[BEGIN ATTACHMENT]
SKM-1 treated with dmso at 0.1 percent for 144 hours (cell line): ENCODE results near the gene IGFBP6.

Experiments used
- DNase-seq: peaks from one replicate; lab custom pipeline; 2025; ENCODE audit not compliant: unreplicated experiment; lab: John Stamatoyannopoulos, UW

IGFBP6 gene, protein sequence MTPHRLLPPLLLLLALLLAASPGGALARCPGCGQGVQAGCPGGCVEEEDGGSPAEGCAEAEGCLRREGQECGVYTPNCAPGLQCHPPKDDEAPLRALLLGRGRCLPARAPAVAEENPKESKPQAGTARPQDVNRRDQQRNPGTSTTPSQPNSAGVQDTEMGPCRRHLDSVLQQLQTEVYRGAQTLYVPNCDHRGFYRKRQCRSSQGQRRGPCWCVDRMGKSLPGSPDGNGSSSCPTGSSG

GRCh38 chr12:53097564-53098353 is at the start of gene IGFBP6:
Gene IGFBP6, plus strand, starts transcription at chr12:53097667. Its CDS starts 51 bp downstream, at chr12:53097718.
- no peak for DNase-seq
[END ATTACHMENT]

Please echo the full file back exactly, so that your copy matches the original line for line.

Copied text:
SKM-1 treated with dmso at 0.1 percent for 144 hours (cell line): ENCODE results near the gene IGFBP6.

Experiments used
- DNase-seq: peaks from one replicate; lab custom pipeline; 2025; ENCODE audit not compliant: unreplicated experiment; lab: John Stamatoyannopoulos, UW

IGFBP6 gene, protein sequence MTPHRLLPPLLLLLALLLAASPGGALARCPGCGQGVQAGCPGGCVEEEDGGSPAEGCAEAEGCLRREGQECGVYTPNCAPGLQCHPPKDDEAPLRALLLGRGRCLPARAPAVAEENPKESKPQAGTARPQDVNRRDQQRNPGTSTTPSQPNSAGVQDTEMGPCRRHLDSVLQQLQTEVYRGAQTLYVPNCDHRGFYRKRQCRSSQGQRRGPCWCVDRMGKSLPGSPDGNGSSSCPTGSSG

GRCh38 chr12:53097564-53098353 is at the start of gene IGFBP6:
Gene IGFBP6, plus strand, starts transcription at chr12:53097667. Its CDS starts 51 bp downstream, at chr12:53097718.
- no peak for DNase-seq